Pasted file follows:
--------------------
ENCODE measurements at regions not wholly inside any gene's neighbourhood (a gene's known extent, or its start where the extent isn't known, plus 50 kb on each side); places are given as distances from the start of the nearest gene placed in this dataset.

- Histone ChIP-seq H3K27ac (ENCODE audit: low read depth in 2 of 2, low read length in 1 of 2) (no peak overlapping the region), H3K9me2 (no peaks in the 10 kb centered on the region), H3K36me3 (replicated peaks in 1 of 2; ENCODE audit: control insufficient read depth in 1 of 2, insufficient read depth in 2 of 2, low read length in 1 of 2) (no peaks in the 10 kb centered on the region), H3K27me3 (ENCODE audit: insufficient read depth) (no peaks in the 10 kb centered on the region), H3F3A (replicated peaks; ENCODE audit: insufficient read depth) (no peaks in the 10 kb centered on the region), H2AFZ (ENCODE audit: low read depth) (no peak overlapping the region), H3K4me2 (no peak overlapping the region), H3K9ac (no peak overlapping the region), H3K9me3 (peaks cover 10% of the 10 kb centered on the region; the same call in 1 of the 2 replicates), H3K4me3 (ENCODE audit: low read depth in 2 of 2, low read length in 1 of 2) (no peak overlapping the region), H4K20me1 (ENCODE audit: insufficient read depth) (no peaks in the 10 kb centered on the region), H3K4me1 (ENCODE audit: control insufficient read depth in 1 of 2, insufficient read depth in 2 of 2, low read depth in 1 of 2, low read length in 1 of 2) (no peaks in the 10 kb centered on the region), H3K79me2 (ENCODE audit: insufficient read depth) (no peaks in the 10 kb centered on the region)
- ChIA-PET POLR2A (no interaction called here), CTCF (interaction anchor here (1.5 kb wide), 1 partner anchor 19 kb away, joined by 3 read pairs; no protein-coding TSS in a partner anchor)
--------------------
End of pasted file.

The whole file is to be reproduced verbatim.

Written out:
ENCODE measurements at regions not wholly inside any gene's neighbourhood (a gene's known extent, or its start where the extent isn't known, plus 50 kb on each side); places are given as distances from the start of the nearest gene placed in this dataset.

- Histone ChIP-seq H3K27ac (ENCODE audit: low read depth in 2 of 2, low read length in 1 of 2) (no peak overlapping the region), H3K9me2 (no peaks in the 10 kb centered on the region), H3K36me3 (replicated peaks in 1 of 2; ENCODE audit: control insufficient read depth in 1 of 2, insufficient read depth in 2 of 2, low read length in 1 of 2) (no peaks in the 10 kb centered on the region), H3K27me3 (ENCODE audit: insufficient read depth) (no peaks in the 10 kb centered on the region), H3F3A (replicated peaks; ENCODE audit: insufficient read depth) (no peaks in the 10 kb centered on the region), H2AFZ (ENCODE audit: low read depth) (no peak overlapping the region), H3K4me2 (no peak overlapping the region), H3K9ac (no peak overlapping the region), H3K9me3 (peaks cover 10% of the 10 kb centered on the region; the same call in 1 of the 2 replicates), H3K4me3 (ENCODE audit: low read depth in 2 of 2, low read length in 1 of 2) (no peak overlapping the region), H4K20me1 (ENCODE audit: insufficient read depth) (no peaks in the 10 kb centered on the region), H3K4me1 (ENCODE audit: control insufficient read depth in 1 of 2, insufficient read depth in 2 of 2, low read depth in 1 of 2, low read length in 1 of 2) (no peaks in the 10 kb centered on the region), H3K79me2 (ENCODE audit: insufficient read depth) (no peaks in the 10 kb centered on the region)
- ChIA-PET POLR2A (no interaction called here), CTCF (interaction anchor here (1.5 kb wide), 1 partner anchor 19 kb away, joined by 3 read pairs; no protein-coding TSS in a partner anchor)